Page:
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Is My Friend at Home?
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Is My Friend at Home? - Honors & Full Reviews


  • Notable Books for Children, Smithsonian Magazine
  • Nominee, Bill Martin, Jr. Picture Book Award, Kansas Reading Association
  • Children's Books of Distinction 2002, The Riverbank Review
  • Illustrators 44, 44th Annual Exhibition Of American Illustration, The Society of Illustrators, New York, New York


Kirkus Reviews, Starred Review

This delightful and unusual collection of trickster tales was originally told in the Hopi pueblos of Arizona in the wintertime, "especially after dark when the Sun was traveling under the earth." Watson's light-hearted illustrations, many dusted with snow, capture both the moods and the settings of the tales, a world unexpectedly reminiscent of Wind in the Willows, with its cozy animal friendships, intrigues, and small adventures. Framed with traditional beginnings ("Shall I begin? YES") and endings ("Now that's the story"), seven short, interconnected stories tell of the friendships between Coyote, Badger, Mouse, Beetle, Mole, Snake, Dove, and Bee. Many are pourquoi stories, but the emphasis is on the animal characters and their relationships. In "Why a Mouse Walks Softly," for example, Coyote and Beetle, tired of Mouse's chatter and boasting, decide to "tangle" their friend up with a song that lets her know how noisy she has been. "From then on Mouse walked softly. And she is still doing it." In "Beetle'sNew Life," Badger and Mole save Beetle-Badger with his medicine and Mole by building up his fire. With their lively dialogue, colorful expressions ("breath of friendship," "white dawn," "sound of healing") and understated humor, these tales will be wonderful to read aloud and to discuss. A detailed note on sources is included.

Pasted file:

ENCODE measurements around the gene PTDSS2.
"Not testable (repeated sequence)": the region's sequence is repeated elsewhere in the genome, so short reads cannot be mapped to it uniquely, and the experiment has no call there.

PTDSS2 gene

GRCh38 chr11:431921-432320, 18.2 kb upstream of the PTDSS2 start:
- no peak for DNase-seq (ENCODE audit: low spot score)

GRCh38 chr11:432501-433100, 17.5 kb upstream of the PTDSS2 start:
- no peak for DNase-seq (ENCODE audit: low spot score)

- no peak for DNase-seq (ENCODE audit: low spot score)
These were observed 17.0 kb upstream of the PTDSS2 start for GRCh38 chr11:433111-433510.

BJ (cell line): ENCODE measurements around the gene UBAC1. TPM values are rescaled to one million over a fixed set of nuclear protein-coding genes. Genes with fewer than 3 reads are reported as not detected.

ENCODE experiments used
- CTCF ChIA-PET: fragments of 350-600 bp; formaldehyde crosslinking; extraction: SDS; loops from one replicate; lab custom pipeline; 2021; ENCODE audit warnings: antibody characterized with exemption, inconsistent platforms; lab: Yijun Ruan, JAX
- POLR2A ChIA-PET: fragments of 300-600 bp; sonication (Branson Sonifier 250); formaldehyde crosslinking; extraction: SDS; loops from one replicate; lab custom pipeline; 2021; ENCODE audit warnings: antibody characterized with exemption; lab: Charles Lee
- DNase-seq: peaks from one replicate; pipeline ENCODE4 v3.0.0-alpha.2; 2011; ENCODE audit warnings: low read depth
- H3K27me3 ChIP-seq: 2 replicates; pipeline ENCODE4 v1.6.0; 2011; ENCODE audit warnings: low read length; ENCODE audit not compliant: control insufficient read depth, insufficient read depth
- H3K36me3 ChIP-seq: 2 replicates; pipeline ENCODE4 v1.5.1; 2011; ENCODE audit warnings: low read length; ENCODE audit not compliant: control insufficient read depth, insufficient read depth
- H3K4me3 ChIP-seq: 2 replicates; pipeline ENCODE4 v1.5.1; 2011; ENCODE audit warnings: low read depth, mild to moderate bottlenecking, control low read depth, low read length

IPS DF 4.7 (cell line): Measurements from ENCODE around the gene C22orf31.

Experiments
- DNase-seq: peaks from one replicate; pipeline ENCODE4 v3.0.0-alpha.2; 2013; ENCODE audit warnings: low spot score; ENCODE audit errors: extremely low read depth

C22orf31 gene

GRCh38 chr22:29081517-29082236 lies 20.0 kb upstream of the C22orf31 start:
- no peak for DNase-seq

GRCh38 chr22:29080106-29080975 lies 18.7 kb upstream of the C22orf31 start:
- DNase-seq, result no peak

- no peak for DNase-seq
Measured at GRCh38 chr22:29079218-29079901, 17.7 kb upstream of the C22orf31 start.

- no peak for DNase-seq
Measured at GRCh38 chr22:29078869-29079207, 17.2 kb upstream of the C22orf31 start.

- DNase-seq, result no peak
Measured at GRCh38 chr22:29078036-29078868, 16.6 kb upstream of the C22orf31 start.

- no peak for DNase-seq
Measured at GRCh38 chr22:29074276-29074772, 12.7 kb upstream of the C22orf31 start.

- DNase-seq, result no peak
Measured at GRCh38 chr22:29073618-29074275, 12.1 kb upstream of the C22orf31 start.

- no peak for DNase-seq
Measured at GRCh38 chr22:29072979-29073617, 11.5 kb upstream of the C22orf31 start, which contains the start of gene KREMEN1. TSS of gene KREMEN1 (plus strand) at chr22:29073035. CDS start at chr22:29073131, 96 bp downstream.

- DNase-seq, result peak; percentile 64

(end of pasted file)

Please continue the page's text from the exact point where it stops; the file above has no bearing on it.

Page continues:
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Horn Book, Starred Review

... Although each of these stories is pithy, fleet, and comical, collectively they treat friendship as a multifaceted phenomenon that can endure rivalries, deceptions, resentments – and worse... [The illustrations] capture the spirit of these disarmingly absurd, unexpectedly touching tales...

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Riverbank Review

... Renowned editor and translator John Bierhorst retells seven Hope trickster tales in this spare and luminous collection... warm-hearted illustrations place the stories within the context of the Pueblo culture and convey their richly comic mood...

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